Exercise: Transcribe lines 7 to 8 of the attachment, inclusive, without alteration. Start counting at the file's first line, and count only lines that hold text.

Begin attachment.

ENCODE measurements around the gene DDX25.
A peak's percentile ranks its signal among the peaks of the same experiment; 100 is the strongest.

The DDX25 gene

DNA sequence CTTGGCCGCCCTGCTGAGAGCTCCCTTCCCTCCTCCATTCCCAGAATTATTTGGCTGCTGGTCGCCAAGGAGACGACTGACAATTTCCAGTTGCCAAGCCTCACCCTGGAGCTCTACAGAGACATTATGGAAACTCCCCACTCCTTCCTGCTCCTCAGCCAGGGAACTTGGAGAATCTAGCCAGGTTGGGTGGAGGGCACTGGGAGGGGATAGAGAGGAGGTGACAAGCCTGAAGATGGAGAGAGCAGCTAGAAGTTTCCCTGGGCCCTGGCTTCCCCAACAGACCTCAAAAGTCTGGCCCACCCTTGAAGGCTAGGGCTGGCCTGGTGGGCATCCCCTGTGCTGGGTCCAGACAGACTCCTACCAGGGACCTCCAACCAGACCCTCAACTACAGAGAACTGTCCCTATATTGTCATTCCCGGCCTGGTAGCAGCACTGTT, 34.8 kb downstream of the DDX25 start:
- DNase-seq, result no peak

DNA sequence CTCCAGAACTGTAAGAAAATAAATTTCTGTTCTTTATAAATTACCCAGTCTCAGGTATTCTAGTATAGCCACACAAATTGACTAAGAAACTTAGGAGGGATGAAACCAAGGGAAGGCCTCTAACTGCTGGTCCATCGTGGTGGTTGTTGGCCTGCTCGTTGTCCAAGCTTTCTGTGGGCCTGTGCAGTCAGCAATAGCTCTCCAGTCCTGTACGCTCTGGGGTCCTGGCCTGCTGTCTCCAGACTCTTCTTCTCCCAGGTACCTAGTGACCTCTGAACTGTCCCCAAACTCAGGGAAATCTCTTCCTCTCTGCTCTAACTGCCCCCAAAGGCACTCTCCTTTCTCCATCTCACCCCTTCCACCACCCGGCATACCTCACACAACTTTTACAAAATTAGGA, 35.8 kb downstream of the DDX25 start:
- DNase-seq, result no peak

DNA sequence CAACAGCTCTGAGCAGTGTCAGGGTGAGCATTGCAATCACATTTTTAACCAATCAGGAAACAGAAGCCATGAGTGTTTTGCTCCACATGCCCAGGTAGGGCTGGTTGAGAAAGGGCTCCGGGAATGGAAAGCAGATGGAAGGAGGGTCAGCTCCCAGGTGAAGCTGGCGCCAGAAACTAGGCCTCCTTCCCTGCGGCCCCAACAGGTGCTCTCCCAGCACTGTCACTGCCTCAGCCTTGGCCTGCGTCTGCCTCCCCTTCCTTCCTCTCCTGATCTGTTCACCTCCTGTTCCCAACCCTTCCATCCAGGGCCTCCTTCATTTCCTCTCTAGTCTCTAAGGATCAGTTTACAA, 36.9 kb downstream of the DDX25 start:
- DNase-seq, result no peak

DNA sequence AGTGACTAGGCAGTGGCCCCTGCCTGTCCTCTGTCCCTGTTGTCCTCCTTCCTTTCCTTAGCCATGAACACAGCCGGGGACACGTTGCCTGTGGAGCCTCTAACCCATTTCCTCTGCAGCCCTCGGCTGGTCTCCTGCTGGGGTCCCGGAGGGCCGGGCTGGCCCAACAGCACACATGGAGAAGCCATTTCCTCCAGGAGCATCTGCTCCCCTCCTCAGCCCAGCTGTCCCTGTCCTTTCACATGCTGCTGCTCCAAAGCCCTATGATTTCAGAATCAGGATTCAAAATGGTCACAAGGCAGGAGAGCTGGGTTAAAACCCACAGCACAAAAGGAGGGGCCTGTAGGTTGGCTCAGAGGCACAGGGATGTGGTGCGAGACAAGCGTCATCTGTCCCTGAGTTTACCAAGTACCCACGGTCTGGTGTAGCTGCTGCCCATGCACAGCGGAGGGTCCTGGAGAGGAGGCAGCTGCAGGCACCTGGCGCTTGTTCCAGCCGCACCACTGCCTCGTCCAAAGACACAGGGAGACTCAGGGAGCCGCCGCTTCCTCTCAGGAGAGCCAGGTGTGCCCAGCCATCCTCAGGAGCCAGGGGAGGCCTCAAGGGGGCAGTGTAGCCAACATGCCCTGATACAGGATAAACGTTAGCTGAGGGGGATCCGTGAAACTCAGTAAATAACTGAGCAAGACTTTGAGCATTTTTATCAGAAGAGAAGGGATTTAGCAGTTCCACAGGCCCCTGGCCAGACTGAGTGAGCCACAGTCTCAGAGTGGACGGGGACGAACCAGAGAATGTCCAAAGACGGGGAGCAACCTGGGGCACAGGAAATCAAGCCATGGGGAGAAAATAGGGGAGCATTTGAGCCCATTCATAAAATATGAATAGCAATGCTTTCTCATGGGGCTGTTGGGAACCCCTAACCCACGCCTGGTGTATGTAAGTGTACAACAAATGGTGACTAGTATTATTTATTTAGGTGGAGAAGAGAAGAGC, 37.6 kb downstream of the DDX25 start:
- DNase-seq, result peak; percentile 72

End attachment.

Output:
- DNase-seq, result no peak

DNA sequence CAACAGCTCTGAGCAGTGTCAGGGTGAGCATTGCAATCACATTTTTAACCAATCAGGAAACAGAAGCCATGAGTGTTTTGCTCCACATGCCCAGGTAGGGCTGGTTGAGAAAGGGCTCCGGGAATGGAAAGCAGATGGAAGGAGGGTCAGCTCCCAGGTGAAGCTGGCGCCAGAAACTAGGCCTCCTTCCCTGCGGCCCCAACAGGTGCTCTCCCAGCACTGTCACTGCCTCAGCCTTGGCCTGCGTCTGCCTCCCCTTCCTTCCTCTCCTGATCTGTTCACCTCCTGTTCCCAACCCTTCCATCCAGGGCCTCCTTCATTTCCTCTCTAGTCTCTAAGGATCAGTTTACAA, 36.9 kb downstream of the DDX25 start: